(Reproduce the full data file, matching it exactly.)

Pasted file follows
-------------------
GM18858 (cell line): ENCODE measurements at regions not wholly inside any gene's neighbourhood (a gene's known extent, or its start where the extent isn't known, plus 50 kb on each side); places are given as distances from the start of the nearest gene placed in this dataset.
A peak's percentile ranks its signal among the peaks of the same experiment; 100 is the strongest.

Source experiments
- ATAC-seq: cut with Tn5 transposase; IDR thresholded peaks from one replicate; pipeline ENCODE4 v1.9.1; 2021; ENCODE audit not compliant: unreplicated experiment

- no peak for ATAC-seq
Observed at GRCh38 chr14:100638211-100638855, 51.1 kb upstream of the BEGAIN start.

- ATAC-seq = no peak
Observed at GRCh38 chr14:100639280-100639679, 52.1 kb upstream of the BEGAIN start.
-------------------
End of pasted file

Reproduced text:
GM18858 (cell line): ENCODE measurements at regions not wholly inside any gene's neighbourhood (a gene's known extent, or its start where the extent isn't known, plus 50 kb on each side); places are given as distances from the start of the nearest gene placed in this dataset.
A peak's percentile ranks its signal among the peaks of the same experiment; 100 is the strongest.

Source experiments
- ATAC-seq: cut with Tn5 transposase; IDR thresholded peaks from one replicate; pipeline ENCODE4 v1.9.1; 2021; ENCODE audit not compliant: unreplicated experiment

- no peak for ATAC-seq
Observed at GRCh38 chr14:100638211-100638855, 51.1 kb upstream of the BEGAIN start.

- ATAC-seq = no peak
Observed at GRCh38 chr14:100639280-100639679, 52.1 kb upstream of the BEGAIN start.